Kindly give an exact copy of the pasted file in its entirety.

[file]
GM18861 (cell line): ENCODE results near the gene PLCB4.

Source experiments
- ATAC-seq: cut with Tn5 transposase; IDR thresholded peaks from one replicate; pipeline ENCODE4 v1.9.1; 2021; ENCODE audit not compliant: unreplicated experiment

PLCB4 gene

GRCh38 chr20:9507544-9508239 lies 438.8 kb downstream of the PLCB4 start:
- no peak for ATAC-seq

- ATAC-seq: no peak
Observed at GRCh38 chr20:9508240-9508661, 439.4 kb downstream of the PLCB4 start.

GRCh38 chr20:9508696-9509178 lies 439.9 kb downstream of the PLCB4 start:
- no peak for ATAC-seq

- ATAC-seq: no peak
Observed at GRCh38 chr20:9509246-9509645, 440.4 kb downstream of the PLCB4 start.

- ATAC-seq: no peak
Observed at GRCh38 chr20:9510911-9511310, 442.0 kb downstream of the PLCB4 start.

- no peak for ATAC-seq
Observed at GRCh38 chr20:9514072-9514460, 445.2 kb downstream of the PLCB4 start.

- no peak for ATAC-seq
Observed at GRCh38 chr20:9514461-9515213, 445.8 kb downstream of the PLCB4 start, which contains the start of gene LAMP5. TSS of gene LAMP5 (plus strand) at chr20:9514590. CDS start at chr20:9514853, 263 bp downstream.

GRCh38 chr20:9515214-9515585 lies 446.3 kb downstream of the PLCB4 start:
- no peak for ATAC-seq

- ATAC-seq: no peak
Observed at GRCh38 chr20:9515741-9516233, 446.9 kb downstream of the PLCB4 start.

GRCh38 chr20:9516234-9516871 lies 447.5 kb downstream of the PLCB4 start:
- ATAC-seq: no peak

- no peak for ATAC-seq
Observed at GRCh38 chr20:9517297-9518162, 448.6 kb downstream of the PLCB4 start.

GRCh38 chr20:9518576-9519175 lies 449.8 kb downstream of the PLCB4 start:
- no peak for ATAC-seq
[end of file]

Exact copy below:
GM18861 (cell line): ENCODE results near the gene PLCB4.

Source experiments
- ATAC-seq: cut with Tn5 transposase; IDR thresholded peaks from one replicate; pipeline ENCODE4 v1.9.1; 2021; ENCODE audit not compliant: unreplicated experiment

PLCB4 gene

GRCh38 chr20:9507544-9508239 lies 438.8 kb downstream of the PLCB4 start:
- no peak for ATAC-seq

- ATAC-seq: no peak
Observed at GRCh38 chr20:9508240-9508661, 439.4 kb downstream of the PLCB4 start.

GRCh38 chr20:9508696-9509178 lies 439.9 kb downstream of the PLCB4 start:
- no peak for ATAC-seq

- ATAC-seq: no peak
Observed at GRCh38 chr20:9509246-9509645, 440.4 kb downstream of the PLCB4 start.

- ATAC-seq: no peak
Observed at GRCh38 chr20:9510911-9511310, 442.0 kb downstream of the PLCB4 start.

- no peak for ATAC-seq
Observed at GRCh38 chr20:9514072-9514460, 445.2 kb downstream of the PLCB4 start.

- no peak for ATAC-seq
Observed at GRCh38 chr20:9514461-9515213, 445.8 kb downstream of the PLCB4 start, which contains the start of gene LAMP5. TSS of gene LAMP5 (plus strand) at chr20:9514590. CDS start at chr20:9514853, 263 bp downstream.

GRCh38 chr20:9515214-9515585 lies 446.3 kb downstream of the PLCB4 start:
- no peak for ATAC-seq

- ATAC-seq: no peak
Observed at GRCh38 chr20:9515741-9516233, 446.9 kb downstream of the PLCB4 start.

GRCh38 chr20:9516234-9516871 lies 447.5 kb downstream of the PLCB4 start:
- ATAC-seq: no peak

- no peak for ATAC-seq
Observed at GRCh38 chr20:9517297-9518162, 448.6 kb downstream of the PLCB4 start.

GRCh38 chr20:9518576-9519175 lies 449.8 kb downstream of the PLCB4 start:
- no peak for ATAC-seq